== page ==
Justice Greckol dissented, holding that the dominant characteristic of the IAA was establishing a regime to facilitate planning and information gathering to inform cooperative decision-making between jurisdictions. For the dissent, the IAA is a valid exercise of Parliament’s authority because its regime is intended, designed, and operationally limited to adverse effects within federal jurisdiction.9
The Constitution Act, 1867 establishes the environment as an area of shared jurisdiction between the provinces in the federal government. This shared jurisdiction makes sense given that certain provincial mandates (e.g., natural resources) and federal mandates (e.g., fisheries) could both be impacted by government decisions to approve projects with potential effects on the environment.
For resource development and infrastructure projects, it is not always straightforward to determine if a federal environmental assessment is triggered. Historically, some projects have been customized to optimize the review process—for example by scoping the project to fall below established thresholds in the Physical Activities Regulations (or project list) for federal review.
The concept of a project list adopted by IAA, and its predecessor legislation the Canadian Environmental Assessment Act, 2012,10 was intended to give proponents greater certainty about whether a federal environmental assessment is required. Requiring a federal environmental assessment, often in addition to a provincial environmental assessment, typically increases the complexity, cost, and length of the review. Our experience is that federal-provincial environmental assessments can take years to complete. This delay and resulting uncertainty were the Alberta Court of Appeal’s primary concerns for federal environmental assessments of intra-provincial projects.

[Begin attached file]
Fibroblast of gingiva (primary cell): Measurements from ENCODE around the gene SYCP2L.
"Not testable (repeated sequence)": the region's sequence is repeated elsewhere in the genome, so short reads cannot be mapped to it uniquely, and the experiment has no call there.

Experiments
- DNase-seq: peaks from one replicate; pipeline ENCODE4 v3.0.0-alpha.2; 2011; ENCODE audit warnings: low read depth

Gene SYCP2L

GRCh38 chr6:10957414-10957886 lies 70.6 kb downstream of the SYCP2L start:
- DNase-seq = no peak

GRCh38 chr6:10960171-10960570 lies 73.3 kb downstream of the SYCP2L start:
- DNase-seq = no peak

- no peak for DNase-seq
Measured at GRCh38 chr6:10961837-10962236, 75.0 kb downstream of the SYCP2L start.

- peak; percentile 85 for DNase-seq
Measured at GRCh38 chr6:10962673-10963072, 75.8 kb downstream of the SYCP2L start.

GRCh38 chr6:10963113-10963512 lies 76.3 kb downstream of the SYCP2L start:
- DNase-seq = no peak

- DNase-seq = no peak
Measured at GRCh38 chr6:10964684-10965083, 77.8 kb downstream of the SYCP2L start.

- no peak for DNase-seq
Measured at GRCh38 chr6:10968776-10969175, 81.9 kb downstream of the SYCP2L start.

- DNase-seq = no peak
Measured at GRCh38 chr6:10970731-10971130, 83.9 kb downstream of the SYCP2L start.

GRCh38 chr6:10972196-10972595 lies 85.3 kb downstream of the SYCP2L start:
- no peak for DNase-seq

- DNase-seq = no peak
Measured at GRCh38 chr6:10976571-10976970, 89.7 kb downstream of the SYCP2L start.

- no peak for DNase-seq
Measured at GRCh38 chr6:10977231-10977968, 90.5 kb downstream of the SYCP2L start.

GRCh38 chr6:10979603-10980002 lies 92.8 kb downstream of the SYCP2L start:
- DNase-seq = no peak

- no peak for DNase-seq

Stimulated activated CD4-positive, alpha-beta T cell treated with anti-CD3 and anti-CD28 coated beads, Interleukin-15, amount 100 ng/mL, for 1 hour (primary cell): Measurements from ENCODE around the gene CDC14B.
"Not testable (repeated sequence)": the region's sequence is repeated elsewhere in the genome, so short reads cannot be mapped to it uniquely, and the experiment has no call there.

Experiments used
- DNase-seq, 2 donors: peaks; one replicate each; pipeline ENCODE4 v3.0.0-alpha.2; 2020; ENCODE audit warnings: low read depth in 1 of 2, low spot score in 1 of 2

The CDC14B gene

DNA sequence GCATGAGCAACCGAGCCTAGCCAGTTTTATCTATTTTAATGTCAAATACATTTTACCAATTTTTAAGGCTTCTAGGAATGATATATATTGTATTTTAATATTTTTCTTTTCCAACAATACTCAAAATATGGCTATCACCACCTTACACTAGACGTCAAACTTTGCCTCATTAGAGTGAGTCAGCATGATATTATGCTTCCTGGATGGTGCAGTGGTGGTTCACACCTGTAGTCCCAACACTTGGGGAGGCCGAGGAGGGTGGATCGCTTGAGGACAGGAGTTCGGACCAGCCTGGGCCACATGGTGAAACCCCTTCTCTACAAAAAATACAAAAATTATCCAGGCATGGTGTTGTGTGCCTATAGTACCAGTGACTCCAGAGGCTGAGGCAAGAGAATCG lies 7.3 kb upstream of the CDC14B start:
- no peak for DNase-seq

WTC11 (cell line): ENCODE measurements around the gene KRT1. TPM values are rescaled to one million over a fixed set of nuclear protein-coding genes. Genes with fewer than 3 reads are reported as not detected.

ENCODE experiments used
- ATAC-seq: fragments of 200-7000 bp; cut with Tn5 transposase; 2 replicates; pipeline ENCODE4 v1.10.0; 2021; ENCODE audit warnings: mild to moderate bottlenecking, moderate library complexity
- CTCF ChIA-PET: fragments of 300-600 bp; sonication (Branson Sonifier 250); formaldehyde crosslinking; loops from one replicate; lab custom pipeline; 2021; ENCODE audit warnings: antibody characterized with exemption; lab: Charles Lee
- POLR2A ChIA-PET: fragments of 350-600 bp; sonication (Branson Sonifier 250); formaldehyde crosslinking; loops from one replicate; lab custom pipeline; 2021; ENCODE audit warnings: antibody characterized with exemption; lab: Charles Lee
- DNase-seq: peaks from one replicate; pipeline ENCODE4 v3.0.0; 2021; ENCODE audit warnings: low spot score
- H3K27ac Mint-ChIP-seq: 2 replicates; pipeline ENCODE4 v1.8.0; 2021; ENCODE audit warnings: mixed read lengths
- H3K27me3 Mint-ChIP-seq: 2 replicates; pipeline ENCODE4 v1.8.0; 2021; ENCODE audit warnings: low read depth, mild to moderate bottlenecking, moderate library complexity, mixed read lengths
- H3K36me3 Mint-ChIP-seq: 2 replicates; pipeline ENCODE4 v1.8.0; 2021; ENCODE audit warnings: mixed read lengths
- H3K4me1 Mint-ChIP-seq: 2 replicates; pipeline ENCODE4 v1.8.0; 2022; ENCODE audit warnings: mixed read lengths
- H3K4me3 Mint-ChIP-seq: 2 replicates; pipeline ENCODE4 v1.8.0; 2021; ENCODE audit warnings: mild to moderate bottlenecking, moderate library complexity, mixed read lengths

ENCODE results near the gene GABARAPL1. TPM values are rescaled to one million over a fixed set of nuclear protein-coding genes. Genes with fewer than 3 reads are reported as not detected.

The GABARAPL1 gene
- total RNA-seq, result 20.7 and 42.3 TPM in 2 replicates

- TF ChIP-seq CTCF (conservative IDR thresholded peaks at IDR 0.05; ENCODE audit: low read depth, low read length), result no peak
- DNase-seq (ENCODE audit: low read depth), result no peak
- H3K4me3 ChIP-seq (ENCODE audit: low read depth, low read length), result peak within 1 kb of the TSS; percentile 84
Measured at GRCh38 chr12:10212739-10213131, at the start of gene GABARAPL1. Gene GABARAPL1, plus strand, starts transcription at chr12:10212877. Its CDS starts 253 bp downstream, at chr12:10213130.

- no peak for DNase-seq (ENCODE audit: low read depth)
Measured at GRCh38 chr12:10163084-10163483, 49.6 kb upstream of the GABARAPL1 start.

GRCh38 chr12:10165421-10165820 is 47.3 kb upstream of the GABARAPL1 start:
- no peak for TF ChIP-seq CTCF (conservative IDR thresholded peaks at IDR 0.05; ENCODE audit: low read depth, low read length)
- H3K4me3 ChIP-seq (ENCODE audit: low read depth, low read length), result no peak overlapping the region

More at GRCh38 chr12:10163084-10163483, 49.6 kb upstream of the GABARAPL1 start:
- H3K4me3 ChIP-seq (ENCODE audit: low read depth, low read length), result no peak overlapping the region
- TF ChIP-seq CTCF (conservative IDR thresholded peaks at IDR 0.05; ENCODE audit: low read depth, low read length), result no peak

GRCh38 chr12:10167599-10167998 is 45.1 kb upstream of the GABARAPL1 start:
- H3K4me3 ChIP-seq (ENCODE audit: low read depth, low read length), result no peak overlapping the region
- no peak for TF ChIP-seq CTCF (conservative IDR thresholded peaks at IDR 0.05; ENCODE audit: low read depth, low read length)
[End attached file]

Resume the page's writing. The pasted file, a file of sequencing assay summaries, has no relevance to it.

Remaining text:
Alberta’s top court now considers Canada’s federal environmental assessment law unconstitutional and the federal government disagrees. Until resolved by the Supreme Court of Canada or governments, this reference decision will increase uncertainty for federal environmental assessments of intra-provincial projects.
1 Impact Assessment Act, SC 2019, c 28 [IAA].
3 CBC Power & Politics, “Federal government says it will appeal top Alberta court ruling on Bill C-69,” CBC News (10 May 2022), online (video): <cbc.ca/player/play/2031763011815>.
4 Reference re Impact Assessment Act, 2022 ABCA 165 at para 245 [IAA Reference].
5 IAA Reference at para 290.
6 IAA, s 9(1).
7 IAA Reference at paras 218, 226.
8 See our previous update on this topic: Positive Economic Impacts for First Nations are Relevant for Decision-makers.
9 IAA Reference at paras 610-611.
10 S.C. 2012, c. 19, s. 52.